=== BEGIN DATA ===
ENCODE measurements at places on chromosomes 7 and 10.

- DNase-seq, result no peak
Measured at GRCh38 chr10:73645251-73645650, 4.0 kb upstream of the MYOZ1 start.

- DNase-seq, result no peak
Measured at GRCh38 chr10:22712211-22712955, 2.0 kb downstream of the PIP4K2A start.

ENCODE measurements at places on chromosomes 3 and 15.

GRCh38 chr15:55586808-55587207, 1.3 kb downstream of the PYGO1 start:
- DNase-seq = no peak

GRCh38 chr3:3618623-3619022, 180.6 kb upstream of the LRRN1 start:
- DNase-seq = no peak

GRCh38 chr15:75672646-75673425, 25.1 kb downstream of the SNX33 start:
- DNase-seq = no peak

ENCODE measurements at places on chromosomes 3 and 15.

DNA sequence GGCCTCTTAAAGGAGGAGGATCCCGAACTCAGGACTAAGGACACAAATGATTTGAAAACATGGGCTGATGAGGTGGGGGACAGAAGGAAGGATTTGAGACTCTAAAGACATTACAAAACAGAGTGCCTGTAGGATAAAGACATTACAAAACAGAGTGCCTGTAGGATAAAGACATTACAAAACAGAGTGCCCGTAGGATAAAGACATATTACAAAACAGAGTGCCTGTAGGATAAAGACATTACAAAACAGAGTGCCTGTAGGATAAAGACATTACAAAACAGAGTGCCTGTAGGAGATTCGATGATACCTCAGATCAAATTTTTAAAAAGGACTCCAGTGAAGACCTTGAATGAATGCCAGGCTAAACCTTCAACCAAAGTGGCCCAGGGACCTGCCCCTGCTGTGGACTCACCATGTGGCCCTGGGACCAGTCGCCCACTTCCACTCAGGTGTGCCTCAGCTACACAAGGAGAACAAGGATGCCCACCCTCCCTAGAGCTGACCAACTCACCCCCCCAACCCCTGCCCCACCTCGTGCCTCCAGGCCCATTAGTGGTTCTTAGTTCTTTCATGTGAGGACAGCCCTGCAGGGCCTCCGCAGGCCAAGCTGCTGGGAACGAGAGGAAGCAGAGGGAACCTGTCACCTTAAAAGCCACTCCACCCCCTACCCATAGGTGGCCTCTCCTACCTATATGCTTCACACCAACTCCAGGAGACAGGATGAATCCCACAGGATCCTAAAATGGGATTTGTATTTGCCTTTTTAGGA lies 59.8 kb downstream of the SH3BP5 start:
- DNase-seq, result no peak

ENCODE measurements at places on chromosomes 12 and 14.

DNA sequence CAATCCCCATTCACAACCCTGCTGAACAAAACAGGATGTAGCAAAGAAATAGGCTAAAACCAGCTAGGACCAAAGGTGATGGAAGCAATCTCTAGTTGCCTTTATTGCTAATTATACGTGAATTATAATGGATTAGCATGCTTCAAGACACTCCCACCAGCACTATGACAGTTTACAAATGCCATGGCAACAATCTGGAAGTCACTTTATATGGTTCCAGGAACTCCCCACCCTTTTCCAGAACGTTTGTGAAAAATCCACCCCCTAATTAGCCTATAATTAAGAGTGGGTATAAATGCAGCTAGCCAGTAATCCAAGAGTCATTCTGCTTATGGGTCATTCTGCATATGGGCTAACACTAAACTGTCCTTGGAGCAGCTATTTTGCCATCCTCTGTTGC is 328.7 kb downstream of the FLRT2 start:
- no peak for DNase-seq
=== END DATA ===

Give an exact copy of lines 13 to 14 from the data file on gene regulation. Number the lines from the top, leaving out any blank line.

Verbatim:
ENCODE measurements at places on chromosomes 3 and 15.

DNA sequence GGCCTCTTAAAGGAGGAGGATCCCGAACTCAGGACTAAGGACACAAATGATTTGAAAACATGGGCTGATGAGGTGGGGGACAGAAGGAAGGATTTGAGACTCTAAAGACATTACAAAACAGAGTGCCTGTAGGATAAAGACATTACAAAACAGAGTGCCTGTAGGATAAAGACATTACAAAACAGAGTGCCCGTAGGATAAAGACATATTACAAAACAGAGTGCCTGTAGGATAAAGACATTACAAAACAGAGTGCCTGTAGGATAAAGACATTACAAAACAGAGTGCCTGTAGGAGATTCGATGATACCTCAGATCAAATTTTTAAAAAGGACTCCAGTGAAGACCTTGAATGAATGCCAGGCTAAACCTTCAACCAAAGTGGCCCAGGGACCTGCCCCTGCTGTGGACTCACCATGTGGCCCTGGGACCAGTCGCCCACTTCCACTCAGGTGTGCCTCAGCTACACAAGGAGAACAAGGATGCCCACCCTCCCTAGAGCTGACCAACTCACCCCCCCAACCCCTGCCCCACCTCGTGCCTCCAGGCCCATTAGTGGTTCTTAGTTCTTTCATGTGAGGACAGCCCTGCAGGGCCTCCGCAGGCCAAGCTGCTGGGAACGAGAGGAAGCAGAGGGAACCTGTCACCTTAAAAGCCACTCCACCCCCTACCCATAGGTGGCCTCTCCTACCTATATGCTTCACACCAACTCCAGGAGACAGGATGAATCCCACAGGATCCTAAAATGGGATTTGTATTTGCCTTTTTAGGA lies 59.8 kb downstream of the SH3BP5 start: